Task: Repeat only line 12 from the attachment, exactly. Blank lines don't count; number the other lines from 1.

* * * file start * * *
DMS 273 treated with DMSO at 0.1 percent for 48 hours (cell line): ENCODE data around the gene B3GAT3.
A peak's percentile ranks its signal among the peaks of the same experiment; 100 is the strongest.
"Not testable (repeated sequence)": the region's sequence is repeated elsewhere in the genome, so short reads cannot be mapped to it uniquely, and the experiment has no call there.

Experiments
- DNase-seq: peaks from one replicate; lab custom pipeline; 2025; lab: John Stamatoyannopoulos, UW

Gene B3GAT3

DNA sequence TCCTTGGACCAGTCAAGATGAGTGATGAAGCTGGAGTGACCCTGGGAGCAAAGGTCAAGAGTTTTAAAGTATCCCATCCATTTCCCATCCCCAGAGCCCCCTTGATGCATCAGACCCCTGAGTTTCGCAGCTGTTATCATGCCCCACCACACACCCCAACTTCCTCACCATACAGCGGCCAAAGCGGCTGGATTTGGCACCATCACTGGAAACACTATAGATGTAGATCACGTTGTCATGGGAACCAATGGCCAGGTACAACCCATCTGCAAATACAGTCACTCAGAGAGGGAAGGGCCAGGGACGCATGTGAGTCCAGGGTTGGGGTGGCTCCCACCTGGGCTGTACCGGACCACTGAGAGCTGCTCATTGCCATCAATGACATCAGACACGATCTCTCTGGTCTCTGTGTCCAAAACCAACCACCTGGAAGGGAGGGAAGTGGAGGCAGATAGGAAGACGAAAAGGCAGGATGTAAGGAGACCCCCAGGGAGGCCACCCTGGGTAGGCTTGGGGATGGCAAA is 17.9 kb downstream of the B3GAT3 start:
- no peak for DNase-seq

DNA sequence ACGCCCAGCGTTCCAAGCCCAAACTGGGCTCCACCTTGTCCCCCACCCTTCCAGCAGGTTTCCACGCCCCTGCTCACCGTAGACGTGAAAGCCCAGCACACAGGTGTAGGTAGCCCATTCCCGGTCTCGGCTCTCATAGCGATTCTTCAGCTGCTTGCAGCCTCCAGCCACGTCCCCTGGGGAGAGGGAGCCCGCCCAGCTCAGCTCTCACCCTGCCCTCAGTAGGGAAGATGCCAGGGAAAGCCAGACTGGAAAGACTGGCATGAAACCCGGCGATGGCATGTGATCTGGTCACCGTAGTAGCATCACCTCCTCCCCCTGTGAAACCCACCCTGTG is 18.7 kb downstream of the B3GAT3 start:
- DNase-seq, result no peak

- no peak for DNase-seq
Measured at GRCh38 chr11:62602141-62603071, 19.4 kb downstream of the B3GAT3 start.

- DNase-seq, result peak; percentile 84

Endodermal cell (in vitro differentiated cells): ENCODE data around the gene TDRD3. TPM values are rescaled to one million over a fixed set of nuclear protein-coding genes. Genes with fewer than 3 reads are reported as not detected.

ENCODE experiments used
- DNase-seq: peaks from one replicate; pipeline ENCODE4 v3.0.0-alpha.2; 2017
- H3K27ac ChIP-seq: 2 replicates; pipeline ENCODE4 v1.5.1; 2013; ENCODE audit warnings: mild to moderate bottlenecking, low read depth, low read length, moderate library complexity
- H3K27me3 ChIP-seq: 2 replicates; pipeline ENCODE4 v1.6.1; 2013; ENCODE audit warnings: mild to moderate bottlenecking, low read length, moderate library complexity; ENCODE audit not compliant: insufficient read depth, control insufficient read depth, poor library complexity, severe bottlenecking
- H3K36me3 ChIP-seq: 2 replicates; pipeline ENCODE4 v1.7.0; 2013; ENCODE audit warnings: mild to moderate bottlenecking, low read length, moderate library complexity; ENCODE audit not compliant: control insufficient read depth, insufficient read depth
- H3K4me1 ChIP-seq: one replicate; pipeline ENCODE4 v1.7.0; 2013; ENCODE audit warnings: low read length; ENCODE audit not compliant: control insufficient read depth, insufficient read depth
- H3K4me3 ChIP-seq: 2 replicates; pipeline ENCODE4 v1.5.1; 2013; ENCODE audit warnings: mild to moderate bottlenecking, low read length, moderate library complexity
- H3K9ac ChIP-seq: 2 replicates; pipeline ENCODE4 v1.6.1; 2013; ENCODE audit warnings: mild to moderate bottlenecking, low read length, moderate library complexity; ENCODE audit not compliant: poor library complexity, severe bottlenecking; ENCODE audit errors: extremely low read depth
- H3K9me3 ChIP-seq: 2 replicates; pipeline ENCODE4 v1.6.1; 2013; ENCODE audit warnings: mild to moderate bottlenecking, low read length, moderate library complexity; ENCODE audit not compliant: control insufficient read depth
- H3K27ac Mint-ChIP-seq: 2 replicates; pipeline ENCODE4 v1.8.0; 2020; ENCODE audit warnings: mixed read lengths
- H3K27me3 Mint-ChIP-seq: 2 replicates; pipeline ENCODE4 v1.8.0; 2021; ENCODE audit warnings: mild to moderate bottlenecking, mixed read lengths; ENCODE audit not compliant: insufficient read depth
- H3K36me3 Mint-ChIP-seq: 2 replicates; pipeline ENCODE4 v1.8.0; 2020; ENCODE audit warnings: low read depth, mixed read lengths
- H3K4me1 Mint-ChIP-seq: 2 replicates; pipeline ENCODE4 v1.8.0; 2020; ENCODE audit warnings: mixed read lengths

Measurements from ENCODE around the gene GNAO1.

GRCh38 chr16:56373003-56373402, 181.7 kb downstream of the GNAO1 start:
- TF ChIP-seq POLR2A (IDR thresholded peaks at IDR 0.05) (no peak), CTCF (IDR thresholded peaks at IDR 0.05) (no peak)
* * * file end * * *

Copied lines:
Measured at GRCh38 chr11:62602141-62603071, 19.4 kb downstream of the B3GAT3 start.